Members of the Library Committee continue to process books that have been donated to our society. Since I took over as chair in October of 2021, we have received three large donations of books. One was given by the estate of past librarian Laura Spurrier, another from member Mary Myers, who gave us seventeen boxes of books, and most recently we received twenty-two boxes of books and manuscript material from the estate of Gordon L. Grosscup, a past member. One individual donated over one hundred directories and phone books. Past President Jeff Vaillant recently brought in 50 books and several others have given smaller numbers of books.
Processing each book involves checking to see if we already have a copy. When we do, we look to see if the new donation is more current or in better condition, in which case we replace the copy we previously had. Older and duplicate books are then sold and the profit made from the sale goes directly into the society funds.
With each donation, our collection grows! To make room for these additions, our volunteer library committee members are also looking to see what books and materials can be deaccessioned – that is, removed from our collection. So far, we have reviewed all of our microfilm to identify which items have been digitized and are available online for free from a reliable source such as FamilySearch or HathiTrust. It turns out that much of our microfilm meets this criteria. When a microfilm is found on FamilySearch or HathiTrust, we have decided to deaccession it. A list of titles that have been deaccessioned to date is available here. The list includes URLs to the digital copy as of when the microfilm was deaccessioned.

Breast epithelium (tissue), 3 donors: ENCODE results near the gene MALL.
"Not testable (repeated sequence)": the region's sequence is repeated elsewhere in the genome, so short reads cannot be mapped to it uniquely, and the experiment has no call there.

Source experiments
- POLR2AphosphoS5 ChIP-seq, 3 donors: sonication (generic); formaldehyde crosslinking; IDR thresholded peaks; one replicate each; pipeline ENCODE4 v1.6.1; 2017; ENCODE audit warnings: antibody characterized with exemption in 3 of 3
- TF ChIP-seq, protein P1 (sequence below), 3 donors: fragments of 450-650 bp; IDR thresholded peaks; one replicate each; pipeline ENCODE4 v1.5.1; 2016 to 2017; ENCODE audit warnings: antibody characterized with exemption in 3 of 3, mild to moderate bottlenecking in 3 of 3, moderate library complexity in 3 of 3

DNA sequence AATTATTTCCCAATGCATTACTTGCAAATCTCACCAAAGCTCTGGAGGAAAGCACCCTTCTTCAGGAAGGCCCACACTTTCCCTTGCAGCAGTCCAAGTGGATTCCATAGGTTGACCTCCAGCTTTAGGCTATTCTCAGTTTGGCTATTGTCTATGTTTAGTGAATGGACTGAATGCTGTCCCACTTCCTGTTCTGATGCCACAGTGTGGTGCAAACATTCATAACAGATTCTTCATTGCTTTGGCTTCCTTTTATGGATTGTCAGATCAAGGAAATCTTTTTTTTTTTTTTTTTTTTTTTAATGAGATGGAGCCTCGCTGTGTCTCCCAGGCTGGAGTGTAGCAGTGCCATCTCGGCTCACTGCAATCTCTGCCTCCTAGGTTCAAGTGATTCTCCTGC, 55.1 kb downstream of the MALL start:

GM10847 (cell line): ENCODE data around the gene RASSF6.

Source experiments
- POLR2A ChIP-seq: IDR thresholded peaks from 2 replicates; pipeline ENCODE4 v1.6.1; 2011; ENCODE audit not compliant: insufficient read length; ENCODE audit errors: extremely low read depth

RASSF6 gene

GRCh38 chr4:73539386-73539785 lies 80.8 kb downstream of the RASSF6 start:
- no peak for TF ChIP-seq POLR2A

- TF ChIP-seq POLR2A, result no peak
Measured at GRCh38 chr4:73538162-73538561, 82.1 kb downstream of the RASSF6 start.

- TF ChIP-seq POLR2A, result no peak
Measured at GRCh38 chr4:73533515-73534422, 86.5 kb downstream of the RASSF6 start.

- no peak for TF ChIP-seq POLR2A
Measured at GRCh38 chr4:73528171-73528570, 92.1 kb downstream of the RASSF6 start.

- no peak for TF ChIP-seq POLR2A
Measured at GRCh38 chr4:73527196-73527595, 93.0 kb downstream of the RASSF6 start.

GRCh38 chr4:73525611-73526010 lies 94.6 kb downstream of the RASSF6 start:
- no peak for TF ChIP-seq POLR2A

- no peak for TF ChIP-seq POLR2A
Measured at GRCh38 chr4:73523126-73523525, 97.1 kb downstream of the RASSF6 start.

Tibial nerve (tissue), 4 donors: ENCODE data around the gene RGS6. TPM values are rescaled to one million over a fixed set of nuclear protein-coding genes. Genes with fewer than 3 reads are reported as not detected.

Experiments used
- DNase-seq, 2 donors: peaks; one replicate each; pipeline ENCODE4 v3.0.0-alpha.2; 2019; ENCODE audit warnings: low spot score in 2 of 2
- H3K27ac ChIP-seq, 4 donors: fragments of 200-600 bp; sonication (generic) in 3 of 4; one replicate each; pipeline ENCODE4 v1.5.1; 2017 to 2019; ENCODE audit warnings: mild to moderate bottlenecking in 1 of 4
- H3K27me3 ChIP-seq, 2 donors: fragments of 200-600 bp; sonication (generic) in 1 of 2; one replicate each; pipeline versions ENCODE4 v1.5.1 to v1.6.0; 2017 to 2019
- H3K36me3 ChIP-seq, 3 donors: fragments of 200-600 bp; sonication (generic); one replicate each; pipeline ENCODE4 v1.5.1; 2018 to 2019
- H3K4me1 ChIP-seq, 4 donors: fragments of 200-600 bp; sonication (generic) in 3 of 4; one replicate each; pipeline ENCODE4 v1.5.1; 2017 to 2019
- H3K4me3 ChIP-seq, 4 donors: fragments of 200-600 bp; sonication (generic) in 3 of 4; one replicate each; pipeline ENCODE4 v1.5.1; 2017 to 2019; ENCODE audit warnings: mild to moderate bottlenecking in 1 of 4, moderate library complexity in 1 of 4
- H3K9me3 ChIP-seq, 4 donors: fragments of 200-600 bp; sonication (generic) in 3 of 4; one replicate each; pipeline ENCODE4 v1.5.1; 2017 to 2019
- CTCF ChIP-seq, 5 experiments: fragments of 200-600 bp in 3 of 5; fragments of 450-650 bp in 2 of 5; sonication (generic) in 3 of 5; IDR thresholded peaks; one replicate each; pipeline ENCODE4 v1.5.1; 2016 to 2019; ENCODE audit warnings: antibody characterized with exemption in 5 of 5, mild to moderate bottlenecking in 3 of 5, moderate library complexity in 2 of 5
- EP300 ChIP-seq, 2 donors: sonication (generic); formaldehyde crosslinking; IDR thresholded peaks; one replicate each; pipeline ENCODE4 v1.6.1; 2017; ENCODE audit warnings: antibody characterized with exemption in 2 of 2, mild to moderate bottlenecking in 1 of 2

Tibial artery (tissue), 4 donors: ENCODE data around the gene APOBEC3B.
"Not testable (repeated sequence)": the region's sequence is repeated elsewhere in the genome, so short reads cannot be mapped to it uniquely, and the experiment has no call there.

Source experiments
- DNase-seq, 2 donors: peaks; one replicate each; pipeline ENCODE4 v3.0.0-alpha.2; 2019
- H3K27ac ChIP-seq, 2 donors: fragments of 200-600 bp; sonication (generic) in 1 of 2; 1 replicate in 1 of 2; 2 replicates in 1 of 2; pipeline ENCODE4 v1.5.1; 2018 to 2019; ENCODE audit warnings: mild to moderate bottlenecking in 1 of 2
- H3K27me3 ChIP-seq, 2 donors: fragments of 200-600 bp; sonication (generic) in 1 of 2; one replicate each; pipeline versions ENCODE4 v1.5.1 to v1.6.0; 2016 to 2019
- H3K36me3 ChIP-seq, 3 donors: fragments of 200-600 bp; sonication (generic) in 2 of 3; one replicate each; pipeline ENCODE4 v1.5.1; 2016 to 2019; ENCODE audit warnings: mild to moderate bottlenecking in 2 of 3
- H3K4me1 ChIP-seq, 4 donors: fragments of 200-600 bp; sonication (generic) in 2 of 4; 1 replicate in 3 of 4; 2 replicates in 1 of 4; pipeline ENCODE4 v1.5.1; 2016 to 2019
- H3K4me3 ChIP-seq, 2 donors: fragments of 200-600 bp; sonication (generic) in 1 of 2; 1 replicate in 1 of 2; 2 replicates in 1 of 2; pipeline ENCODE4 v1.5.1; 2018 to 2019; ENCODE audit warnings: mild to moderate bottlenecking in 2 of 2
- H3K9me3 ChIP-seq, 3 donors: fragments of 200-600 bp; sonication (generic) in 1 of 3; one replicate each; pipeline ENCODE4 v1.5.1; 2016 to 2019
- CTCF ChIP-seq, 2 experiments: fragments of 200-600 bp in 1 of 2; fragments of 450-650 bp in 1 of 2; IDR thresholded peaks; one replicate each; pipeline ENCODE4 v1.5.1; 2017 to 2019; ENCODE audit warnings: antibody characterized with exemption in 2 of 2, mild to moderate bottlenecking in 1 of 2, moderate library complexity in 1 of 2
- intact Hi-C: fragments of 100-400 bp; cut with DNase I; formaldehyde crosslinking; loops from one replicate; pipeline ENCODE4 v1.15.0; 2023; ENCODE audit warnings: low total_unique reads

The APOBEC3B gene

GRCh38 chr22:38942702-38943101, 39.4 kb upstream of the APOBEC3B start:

Committee Member Linda Edwards has been going through our periodicals. In some cases, the number of back issues that we’ve held occupies several feet of shelf space. Linda retains the most recent issues and for back issues she checks to make sure that the information is available online and when it is she removes those issues.
Kristi Wessenberg is going through our family histories, again checking to make sure copies have been digitized and are available for free. She has found that about 70 percent of what we are holding is already available online and can be removed from our shelves.
In the past, excess books valued at $40 or more were posted for sale on eBay. After doing that for ten years the decision was made to abandon eBay because it was too labor-intensive for too little return.
Books of lesser value removed from our shelves and duplicate books are placed on the for-sale shelf to the right of the copier. The For Sale sign asks that purchasers donate whatever amount they feel is fair. Again, proceeds from these sales go into the CGS coffers. Unfortunately, too few members have been coming into the library to acquire these books so the shelf is constantly overflowing.
Currently, our excess books are being taken to a local bookstore which purchases a percentage of our offerings and gives us store credit in return. We use these store credits to purchase new books that we want for our library. Rejects from the local bookstore are taken to Berkeley’s Half Price Book Store on Shattuck Avenue, where we are paid in cash, but the amount given hardly covers the parking fees.
We are also looking into the feasibility of selling some of our excess books from our website.
If you have any comments or questions about any of this please feel free to contact me at [email protected].